Price at time of publication: $167

Sizes: Varies | Materials: Cotton and nylon | Insulation: 650-fill down | Sustainability: Down insulation aligns with Responsible Down Standard certification.

Eddie Bauer Seabeck Parka

TripSavvy / Andrew Whelan

Best Down

Mountain Hardwear Stretchdown Parka

Mountain Hardwear Stretchdown Parka - Men's


What We Like
  • Ample insulation

  • Solid weather protection

  • Excellent stretch for good movement

What We Don't Like
  • Sizes run large, and in serious storms, it may wet out

Unlike most down jackets, which place the insulation in baffles or panels, the Stretchdown Parka from Mountain Hardwear weaves pockets of 700-fill down insulation from a single stretch fabric, which means that you won’t find any cold spots and total freedom of movement thanks to that proprietary stretch fabric. It comes with an insulated hood with an elastic binding, two secure zip chest pockets, zippered hand pockets, and elastic binding on the cuffs, a detail our tester appreciated because they didn’t have to fuss with Velcro to seal out the elements. 

We also loved the main two-way zipper, which helps regulate heat and can accommodate wearing a harness without sacrificing on insulation. But our tester noted that the jacket runs large, allowing for extra layers. On the other hand, given that the jacket stretches, it may make sense to size down.

Sizes: S to XXL | Materials: 20D Durable Stretch Doubleweave, nylon, and elastane | Insulation: 700-fill down | Sustainability: Down has been RDS-certified

Mountain Hardwear Stretchdown Parka

TripSavvy / John Somerall

Other Jackets We Tested

In addition to the 11 jackets that made our list, 11 other products competed for our top selections, but they didn't make the cut based on our testers' insights. 

Our tester liked The North Face's McMurdo Down Parka but noted that it didn't have good hand-warming pockets and was a bit expensive compared to similar products.

The Patagonia Tres-in-1 Parka felt great when worn as a shell, but when our tester wore the insulated layer along with the outer, there wasn't a lot of room for layering underneath, and their movement felt restricted.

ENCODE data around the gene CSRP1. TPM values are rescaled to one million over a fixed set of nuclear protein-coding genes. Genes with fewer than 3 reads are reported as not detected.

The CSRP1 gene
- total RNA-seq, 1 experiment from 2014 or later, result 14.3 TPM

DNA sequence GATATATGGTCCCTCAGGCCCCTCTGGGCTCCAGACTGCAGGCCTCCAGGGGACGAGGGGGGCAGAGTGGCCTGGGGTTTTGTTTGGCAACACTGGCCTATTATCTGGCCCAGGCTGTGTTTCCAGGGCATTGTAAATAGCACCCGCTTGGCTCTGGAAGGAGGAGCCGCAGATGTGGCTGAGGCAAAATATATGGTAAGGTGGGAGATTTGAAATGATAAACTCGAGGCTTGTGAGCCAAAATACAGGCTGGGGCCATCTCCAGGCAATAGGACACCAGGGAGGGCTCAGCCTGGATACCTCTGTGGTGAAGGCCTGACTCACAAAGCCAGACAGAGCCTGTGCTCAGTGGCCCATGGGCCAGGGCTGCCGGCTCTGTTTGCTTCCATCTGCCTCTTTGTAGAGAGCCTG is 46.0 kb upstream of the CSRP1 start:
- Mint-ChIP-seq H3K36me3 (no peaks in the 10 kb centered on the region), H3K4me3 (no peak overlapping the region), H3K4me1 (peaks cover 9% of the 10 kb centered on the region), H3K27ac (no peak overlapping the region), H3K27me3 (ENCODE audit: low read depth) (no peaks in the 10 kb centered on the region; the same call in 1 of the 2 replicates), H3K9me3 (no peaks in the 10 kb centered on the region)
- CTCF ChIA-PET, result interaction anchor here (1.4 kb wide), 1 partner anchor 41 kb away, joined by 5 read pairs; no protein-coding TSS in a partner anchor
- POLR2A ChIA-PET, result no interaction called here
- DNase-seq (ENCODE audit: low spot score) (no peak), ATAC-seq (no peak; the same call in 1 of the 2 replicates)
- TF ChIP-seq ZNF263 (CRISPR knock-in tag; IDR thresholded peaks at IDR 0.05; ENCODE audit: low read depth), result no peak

Our tester loved the warmth and style that came with the Marmot Fordham Jacket but felt its bulk restricted movement a bit and didn't feel comfortable after hours of continuous use. We liked how the Arc'Teryx Camosun Parka felt, but it's not rated for extreme cold, and the price was high. The Everlande ReNew Long Parka won accolades for its streamlined aesthetic, but it was a bit heavy, adding too much bulk. 

The price of the Uniqlo Hybrid Down Parka was spot-on, and the warmth-to-weight ratio was solid, but it didn't breathe as well as other jackets, which can lead to overheating during high-octane activities. Overall, our tester liked the Wantdo Mountain Waterproof Ski Jacket but knocked it for being more utilitarian than stylish, and the little extras like a button clip to attach a lining to the jacket and poorly-made thumb slits felt poorly designed.  

Amazon's Essentials Heavyweight Hooded Puffer Coat kept our tester warm in the Scottish Highlands but noted that wind would always blow up from under the hem, making it tough to stay warm. When our tester adjusted the hood and zipped and snapped up the J.Crew Franconia Parka with PrimaLoft tight, it worked wonderfully, but they found that the hood blocked their line of sight whenever the jacket wasn't completely snapped.  

The Polo Ralph Lauren Wool-Blend Melton Peacoat stuck to its name, lending a traditional, timeless aesthetic, but our tester doubted it would work well in colder temps or during a serious winter storm. And while the COS Relaxed-Fit Wool-blend Coat looks good enough to wear in fancy situations, the fit felt more focused on taller travelers.

How We Tested

After receiving samples of each coat, our testers first rated the overall feel of the coat based on its weight, quality of materials, and overall feel. We then put each jacket to the test for several hours in cold-weather testing, everything from running errands to hikes, and wore a variety of different inner layers to see how well the jackets would accommodate bulky sweaters as well as thinner base and mid-layers, taking note of how well we could move in the jacket to understand their bulkiness and whether or not they impeded any movement. We also took note of how well the hoods could be adjusted, so they stayed put in extreme winds without interfering with the field of vision, how easily the hem and cuffs could be adjusted and noted both the quality and glove-friendly application of the hardwear like zippers, buttons, and snaps.

After at least 6 hours of testing, we rated the jacket on its key characteristics on a five-to-one scale, taking note of each jacket’s comfort level, warmth and insulation, overall design in terms of aesthetics and extra features like additional pockets, and the value-to-cost ratio. We also consulted verified customer reviews to widen the insights on each jacket and consulted both professional reviews and each brand’s website to validate that the jackets did (or did not) live up to the company’s promises.

What to Look for in Men's Winter Coats

Materials and Insulation